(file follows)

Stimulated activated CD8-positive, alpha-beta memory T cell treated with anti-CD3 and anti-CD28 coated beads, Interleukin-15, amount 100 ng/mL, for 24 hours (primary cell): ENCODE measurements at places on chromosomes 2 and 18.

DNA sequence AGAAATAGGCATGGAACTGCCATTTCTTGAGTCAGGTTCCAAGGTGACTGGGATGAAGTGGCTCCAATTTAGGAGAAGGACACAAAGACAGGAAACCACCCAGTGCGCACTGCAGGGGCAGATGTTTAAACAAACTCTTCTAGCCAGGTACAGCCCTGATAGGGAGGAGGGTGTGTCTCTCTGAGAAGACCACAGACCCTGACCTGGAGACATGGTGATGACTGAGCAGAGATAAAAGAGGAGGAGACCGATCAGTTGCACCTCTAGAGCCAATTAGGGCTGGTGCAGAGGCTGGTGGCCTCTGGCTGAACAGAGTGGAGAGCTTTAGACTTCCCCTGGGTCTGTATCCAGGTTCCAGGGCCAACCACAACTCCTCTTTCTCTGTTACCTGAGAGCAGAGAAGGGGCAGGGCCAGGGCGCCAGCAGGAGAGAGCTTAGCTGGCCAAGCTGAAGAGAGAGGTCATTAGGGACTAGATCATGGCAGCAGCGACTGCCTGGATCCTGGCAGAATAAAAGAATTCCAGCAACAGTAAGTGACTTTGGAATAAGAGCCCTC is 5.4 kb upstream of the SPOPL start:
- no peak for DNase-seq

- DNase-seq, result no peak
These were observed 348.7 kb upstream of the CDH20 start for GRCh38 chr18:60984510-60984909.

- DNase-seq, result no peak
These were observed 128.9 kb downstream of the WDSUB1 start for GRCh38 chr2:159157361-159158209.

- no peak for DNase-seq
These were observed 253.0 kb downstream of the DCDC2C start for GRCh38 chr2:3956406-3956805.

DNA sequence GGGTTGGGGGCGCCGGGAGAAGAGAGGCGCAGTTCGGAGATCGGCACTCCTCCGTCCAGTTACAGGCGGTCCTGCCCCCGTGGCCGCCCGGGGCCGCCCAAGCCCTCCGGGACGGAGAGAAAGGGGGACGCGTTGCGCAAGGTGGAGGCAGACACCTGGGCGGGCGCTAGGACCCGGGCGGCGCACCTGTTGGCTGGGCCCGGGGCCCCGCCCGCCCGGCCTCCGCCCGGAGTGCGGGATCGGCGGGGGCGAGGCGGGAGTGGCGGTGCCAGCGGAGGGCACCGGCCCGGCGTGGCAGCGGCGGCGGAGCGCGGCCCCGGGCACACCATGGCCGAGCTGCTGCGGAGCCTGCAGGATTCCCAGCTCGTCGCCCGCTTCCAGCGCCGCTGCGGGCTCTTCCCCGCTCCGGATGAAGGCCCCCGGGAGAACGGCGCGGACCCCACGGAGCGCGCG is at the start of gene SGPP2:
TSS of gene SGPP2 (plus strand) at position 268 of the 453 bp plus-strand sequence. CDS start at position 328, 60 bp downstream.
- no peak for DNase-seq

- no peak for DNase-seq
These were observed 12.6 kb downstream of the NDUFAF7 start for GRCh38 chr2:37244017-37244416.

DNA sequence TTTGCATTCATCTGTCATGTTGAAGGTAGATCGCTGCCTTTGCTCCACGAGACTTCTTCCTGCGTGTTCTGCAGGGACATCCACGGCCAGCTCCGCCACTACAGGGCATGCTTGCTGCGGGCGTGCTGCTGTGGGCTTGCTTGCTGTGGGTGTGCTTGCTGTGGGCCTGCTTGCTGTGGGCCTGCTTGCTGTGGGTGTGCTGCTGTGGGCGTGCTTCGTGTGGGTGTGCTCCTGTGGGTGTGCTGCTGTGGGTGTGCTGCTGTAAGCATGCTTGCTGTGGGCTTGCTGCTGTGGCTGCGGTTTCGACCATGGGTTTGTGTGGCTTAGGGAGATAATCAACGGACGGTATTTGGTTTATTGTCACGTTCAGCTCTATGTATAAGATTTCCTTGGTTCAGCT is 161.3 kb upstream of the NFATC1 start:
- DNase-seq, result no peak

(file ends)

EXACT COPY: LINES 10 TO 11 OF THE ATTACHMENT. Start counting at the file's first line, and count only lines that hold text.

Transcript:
DNA sequence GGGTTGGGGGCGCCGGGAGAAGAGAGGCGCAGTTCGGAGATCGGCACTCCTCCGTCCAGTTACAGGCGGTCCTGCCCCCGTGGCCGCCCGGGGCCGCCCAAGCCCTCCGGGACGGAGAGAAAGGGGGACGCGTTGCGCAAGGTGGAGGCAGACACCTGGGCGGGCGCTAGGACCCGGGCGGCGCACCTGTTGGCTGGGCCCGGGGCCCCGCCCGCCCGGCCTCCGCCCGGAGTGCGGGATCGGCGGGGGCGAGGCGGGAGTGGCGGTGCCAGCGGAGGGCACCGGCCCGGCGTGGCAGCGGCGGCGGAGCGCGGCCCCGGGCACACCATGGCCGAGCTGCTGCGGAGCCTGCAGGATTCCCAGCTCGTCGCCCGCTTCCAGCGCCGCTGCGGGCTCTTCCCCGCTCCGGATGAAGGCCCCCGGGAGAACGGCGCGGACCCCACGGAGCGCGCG is at the start of gene SGPP2:
TSS of gene SGPP2 (plus strand) at position 268 of the 453 bp plus-strand sequence. CDS start at position 328, 60 bp downstream.